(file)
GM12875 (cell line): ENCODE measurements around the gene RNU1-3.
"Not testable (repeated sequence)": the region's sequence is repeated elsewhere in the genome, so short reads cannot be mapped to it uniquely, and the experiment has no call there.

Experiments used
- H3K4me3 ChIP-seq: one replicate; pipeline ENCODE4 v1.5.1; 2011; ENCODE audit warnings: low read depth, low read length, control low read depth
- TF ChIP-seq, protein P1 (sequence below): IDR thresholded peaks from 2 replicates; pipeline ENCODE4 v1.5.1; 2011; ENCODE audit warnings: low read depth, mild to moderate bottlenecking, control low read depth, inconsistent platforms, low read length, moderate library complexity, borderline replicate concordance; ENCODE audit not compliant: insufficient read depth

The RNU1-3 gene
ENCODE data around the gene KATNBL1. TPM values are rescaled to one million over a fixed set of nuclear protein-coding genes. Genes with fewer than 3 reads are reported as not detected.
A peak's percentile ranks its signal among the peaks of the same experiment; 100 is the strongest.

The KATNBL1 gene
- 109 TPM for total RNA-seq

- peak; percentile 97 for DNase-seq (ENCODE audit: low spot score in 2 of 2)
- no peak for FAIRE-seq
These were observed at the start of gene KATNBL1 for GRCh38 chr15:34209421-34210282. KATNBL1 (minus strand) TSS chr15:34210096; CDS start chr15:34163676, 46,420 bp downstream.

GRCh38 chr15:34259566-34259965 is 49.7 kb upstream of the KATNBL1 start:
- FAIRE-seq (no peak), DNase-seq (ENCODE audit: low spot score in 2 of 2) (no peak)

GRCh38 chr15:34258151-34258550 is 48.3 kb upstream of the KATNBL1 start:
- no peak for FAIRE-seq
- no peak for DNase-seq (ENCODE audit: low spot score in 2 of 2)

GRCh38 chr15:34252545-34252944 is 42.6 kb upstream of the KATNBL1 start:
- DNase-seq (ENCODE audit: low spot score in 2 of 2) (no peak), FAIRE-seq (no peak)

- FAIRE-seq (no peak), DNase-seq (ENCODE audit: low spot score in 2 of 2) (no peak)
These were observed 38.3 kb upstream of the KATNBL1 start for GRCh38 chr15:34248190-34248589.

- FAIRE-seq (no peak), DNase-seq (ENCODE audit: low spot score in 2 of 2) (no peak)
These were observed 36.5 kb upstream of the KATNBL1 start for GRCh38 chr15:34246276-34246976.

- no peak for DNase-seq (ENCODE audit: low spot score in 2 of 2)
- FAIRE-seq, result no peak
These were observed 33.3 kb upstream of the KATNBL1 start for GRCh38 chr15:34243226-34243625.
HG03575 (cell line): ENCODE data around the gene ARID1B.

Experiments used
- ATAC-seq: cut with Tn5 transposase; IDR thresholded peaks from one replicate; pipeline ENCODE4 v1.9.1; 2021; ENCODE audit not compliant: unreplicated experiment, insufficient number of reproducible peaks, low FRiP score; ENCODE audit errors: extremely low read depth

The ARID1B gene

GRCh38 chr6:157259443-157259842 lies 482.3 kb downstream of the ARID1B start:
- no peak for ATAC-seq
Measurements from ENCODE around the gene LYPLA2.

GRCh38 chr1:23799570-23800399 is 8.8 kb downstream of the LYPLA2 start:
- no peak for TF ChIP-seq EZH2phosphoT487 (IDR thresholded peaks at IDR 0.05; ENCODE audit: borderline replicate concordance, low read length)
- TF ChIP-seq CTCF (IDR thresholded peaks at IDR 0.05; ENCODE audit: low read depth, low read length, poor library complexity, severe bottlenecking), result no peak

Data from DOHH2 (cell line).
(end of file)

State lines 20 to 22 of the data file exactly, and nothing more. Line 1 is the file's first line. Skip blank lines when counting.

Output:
- DNase-seq (ENCODE audit: low spot score in 2 of 2) (no peak), FAIRE-seq (no peak)

- FAIRE-seq (no peak), DNase-seq (ENCODE audit: low spot score in 2 of 2) (no peak)
These were observed 38.3 kb upstream of the KATNBL1 start for GRCh38 chr15:34248190-34248589.